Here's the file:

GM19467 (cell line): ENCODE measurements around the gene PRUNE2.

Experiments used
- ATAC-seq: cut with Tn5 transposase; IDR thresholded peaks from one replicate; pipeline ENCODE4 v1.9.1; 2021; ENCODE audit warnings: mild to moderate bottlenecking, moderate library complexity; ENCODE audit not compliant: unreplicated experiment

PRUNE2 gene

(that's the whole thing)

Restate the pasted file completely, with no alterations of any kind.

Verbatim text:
GM19467 (cell line): ENCODE measurements around the gene PRUNE2.

Experiments used
- ATAC-seq: cut with Tn5 transposase; IDR thresholded peaks from one replicate; pipeline ENCODE4 v1.9.1; 2021; ENCODE audit warnings: mild to moderate bottlenecking, moderate library complexity; ENCODE audit not compliant: unreplicated experiment

PRUNE2 gene